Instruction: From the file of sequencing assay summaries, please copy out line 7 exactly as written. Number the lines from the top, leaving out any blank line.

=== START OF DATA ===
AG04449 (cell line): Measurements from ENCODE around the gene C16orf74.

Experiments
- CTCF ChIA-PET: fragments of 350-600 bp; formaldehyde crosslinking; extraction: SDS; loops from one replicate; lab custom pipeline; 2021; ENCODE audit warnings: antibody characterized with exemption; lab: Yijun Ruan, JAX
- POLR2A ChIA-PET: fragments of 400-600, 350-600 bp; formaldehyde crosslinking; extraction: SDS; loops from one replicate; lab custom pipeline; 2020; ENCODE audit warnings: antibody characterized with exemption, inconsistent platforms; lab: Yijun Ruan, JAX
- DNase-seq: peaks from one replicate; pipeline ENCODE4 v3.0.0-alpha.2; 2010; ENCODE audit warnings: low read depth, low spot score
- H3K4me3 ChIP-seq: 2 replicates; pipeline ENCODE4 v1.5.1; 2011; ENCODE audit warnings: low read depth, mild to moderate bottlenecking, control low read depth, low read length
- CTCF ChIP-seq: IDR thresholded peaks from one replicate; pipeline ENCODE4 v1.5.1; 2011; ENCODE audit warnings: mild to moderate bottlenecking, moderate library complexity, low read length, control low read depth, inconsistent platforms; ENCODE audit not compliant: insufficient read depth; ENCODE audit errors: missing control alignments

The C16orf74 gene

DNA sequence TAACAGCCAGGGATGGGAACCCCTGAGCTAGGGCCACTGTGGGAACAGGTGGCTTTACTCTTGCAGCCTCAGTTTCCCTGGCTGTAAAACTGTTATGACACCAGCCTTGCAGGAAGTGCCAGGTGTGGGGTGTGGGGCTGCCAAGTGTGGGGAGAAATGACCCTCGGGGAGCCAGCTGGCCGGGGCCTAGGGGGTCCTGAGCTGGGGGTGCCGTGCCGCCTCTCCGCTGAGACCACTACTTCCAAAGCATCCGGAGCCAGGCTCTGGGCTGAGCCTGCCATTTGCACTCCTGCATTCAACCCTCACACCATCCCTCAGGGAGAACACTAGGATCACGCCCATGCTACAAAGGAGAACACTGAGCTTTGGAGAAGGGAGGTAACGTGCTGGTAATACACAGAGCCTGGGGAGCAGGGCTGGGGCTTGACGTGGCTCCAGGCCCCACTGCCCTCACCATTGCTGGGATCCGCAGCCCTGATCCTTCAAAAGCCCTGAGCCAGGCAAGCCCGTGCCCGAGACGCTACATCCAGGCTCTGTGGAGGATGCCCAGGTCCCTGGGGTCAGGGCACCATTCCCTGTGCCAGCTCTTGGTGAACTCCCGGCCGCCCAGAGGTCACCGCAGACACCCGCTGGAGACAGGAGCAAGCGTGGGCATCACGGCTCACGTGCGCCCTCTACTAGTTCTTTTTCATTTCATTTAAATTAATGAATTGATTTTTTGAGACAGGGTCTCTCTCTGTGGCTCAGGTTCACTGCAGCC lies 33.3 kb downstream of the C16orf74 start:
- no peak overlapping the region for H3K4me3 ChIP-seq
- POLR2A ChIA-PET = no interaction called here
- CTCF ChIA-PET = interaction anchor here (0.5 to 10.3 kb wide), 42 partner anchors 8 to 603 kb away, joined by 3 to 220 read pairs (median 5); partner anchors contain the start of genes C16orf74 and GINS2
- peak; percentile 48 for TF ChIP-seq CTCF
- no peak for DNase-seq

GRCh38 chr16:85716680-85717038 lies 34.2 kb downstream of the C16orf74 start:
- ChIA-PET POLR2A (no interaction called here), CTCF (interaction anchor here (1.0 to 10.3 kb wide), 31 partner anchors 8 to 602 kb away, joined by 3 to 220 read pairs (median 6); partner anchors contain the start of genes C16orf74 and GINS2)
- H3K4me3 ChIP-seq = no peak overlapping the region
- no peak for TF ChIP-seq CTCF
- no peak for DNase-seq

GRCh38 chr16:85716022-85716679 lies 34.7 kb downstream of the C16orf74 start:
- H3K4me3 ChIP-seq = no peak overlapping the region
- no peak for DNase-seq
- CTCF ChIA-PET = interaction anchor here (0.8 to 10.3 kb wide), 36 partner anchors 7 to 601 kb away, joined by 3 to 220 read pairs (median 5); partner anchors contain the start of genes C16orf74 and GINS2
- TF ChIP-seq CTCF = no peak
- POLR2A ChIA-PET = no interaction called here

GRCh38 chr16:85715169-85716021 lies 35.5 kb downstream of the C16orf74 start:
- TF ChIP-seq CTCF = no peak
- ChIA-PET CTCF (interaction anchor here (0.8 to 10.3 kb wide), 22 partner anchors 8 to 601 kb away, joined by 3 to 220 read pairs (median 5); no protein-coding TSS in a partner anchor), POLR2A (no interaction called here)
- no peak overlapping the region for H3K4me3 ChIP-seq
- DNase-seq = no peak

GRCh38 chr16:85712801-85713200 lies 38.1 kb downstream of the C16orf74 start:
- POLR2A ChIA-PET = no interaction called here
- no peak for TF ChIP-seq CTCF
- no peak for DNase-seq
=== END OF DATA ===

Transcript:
- CTCF ChIP-seq: IDR thresholded peaks from one replicate; pipeline ENCODE4 v1.5.1; 2011; ENCODE audit warnings: mild to moderate bottlenecking, moderate library complexity, low read length, control low read depth, inconsistent platforms; ENCODE audit not compliant: insufficient read depth; ENCODE audit errors: missing control alignments